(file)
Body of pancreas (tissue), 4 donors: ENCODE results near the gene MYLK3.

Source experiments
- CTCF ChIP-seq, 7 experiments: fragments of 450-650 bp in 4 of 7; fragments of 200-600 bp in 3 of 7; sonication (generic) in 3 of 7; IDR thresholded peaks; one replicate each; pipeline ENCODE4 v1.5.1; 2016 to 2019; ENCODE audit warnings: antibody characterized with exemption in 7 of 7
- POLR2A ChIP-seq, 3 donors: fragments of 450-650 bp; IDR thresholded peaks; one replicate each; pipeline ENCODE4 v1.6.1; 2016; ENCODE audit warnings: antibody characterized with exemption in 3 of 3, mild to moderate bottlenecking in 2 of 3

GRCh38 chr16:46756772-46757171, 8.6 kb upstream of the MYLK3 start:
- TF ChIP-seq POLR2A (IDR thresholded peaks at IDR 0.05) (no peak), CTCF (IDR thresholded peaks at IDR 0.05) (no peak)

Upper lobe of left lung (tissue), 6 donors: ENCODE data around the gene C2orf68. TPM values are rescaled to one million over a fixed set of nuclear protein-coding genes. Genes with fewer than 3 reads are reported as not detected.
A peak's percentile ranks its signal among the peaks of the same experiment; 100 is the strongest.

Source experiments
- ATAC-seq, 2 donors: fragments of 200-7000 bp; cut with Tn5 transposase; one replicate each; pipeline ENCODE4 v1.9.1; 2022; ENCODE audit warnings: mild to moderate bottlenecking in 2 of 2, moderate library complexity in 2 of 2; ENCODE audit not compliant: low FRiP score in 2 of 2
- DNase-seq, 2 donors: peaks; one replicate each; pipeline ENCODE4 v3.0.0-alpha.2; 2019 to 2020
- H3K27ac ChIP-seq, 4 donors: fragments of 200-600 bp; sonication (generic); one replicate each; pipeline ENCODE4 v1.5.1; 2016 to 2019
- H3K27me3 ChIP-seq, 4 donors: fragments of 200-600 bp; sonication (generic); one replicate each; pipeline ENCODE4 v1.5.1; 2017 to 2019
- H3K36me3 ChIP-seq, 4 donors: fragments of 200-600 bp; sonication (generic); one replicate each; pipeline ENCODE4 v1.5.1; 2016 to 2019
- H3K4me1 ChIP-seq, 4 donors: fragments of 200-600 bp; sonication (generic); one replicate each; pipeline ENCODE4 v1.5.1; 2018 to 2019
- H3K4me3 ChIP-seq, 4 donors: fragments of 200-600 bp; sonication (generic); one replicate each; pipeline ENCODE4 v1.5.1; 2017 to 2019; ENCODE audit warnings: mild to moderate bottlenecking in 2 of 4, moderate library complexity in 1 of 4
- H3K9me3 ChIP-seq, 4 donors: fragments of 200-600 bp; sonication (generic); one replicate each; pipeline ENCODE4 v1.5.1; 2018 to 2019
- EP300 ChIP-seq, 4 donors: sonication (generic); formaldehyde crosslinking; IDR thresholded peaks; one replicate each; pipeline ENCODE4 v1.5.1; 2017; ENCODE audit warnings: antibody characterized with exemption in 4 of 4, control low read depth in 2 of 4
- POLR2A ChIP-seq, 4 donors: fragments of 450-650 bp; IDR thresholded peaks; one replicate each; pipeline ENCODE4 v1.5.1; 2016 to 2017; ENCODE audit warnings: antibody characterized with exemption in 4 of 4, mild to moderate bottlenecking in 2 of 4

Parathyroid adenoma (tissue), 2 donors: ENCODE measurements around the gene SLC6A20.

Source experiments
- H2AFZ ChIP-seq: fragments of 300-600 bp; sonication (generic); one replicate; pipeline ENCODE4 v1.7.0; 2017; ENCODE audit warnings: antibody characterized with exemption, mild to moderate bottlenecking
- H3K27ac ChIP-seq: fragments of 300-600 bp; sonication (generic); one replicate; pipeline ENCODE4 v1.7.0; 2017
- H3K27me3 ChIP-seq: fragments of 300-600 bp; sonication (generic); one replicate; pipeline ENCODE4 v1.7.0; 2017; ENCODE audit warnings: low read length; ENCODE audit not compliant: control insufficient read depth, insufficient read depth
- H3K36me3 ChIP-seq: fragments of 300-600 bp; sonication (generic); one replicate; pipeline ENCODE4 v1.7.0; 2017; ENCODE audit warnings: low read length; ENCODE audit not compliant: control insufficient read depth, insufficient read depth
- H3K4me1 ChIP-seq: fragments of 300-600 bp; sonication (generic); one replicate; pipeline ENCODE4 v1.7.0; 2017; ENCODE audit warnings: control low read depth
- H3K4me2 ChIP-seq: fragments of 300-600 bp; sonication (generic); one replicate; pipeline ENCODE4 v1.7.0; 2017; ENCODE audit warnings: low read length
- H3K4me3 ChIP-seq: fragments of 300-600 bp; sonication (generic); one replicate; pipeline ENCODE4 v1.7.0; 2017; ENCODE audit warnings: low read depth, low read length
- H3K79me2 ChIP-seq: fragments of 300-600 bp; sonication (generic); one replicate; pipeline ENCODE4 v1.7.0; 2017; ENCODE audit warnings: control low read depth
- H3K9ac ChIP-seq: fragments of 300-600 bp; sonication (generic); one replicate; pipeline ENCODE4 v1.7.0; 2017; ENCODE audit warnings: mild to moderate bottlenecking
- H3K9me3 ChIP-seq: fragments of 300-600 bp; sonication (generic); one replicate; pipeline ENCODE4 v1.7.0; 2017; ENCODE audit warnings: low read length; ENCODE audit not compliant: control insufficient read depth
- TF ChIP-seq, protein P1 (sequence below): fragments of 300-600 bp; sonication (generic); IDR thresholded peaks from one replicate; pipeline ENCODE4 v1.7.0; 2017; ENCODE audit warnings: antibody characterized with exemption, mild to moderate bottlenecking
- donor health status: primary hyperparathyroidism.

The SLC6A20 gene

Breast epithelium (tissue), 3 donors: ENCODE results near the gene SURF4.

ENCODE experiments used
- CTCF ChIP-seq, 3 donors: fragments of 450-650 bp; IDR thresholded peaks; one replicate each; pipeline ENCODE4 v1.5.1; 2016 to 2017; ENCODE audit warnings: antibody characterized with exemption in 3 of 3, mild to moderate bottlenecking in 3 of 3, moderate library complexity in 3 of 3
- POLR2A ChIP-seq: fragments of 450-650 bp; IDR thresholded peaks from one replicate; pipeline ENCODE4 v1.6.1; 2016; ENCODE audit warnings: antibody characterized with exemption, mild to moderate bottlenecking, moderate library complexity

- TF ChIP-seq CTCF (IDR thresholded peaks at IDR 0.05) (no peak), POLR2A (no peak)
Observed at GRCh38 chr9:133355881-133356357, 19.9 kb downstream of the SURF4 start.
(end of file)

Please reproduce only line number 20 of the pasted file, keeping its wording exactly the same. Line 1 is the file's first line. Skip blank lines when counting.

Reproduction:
Parathyroid adenoma (tissue), 2 donors: ENCODE measurements around the gene SLC6A20.